The annual performance statement and the corporate plan are the two main new elements of the enhanced Commonwealth performance framework. There is a close relationship between the two documents with the minimum requirements of annual performance statements linked to the content requirements of corporate plans (see PGPA Rule 2014 section 16E and 16F).
The annual performance statements for an entity are to be produced as soon as practicable after the end of each designated reporting period for the entity. For most entities a reporting period will be a financial year, unless otherwise prescribed in enabling legislation. The reporting period of the annual performance statement then, is that financial year most recently completed (i.e. immediately follows the completion of that reporting period's corporate plan).
Section 39(1) of the PGPA Act 2013 requires that the accountability authority of an entity prepare annual performance statements as soon as practicable after the end of each reporting period for the entity.
The annual performance statements are also required to be included in entities' annual reports.
Under section 46 of the PGPA Act, the annual report must be given to the responsible Minister by the 15th day of the fourth month after the end of the reporting period for the entity, for subsequent tabling by the Minister in parliament. For further information of annual performance statements please see RMG-134 Annual performance statements for Commonwealth entities
The minimum requirements for annual performance statements are outlined in Section 39 of the PGPA Act 2013 and section 16F of the PGPA Rule 2014, and is supported by guidance issued by the Department of Finance.
The table in subsection 16F(2) of the PGPA Rule 2014 sets out the matters that must be included in the annual performance statements for Commonwealth entities.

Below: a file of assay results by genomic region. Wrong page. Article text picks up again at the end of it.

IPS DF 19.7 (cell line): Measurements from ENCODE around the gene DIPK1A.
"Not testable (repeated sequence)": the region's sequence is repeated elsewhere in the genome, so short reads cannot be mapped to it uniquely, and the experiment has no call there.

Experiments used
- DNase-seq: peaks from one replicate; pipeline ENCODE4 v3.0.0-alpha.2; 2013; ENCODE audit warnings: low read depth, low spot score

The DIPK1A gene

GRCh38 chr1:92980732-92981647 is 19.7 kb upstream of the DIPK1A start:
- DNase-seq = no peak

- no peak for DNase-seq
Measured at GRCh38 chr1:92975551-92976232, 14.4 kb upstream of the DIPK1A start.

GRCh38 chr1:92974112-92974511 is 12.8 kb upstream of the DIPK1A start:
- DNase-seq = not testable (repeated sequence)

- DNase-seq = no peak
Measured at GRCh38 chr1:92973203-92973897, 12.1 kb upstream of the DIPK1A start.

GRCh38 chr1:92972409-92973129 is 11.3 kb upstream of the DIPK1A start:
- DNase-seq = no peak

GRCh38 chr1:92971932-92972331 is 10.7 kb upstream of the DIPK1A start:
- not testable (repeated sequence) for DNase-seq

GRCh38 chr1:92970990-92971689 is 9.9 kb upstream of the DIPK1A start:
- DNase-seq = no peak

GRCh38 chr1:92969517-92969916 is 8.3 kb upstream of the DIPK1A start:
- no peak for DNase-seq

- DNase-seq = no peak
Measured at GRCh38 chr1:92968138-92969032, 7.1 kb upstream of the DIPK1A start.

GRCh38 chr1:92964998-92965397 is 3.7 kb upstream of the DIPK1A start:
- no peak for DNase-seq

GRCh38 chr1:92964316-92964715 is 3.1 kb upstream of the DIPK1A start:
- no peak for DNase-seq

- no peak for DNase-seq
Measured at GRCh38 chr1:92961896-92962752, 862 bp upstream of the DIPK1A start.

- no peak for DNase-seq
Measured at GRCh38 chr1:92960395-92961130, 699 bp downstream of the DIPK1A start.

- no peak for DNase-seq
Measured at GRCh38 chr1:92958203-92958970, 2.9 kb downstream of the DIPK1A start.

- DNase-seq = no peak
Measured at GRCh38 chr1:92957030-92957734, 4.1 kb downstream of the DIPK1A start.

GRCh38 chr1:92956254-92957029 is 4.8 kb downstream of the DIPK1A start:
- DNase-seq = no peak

RMG-134 Annual Performance Statements for Commonwealth entities provides guidance on preparing annual performance statements for entities in accordance with the PGPA Act and the PGPA Rule.
There is no requirement for annual auditing of an entity's annual performance statements. However, annual performance statements can be scrutinised through the following means:
- Under section 40 of the PGPA Act 2013, the responsible Minister or the Minister for Finance may request the Auditor-General to audit the annual performance statements of an entity.
- The Australian National Audit Office can audit the annual performance statements at its own discretion, in accordance with Division 2 of Part 4 of the Auditor-General Act 1997.
The Regulator Performance Framework (RPF) is administered by the Department of Prime Minister and Cabinet and requires all Commonwealth regulators to be assessed and report against six key performance indicators for regulator performance.
Entities may use the performance reporting requirements (e.g. the corporate plan and annual performance statements) of the enhanced Commonwealth performance framework to address the reporting requirements of the RPF. However, entities should be aware that the key performance indicators in the RPF address the administrative efficiency and effectiveness of a regulatory function, which constitutes just one aspect of the purposes of an entity. To fully address the minimum requirements of the PGPA Rule 2014 (i.e. addressing how the entity will achieve its purposes), a more comprehensive representation of the entity is required in the corporate plan and the related annual performance statements
Refer to the RPF site for further information and guidance on entities' responsibilities under the RPF.
The PGPA Act applies to all public resources. Public resources are defined in section 8 of the PGPA Act to include:
- relevant money – money that is held as cash or in a bank account by the Commonwealth or a corporate Commonwealth entity
- relevant property – property (other than relevant money) that is owned or held by the Commonwealth or a corporate Commonwealth entity, this includes:
- real property
- other assets
- intellectual property
- appropriations – authority to draw money from the Consolidated Revenue Fund.
The Commonwealth Property Management Framework establishes the principles for the efficient, effective, economical and ethical use of property resources and applies to property leased and owned by non-corporate Commonwealth entities.
Relevant money is committed when the Commonwealth or a corporate Commonwealth entity undertakes an activity that results in an obligation to pay relevant money.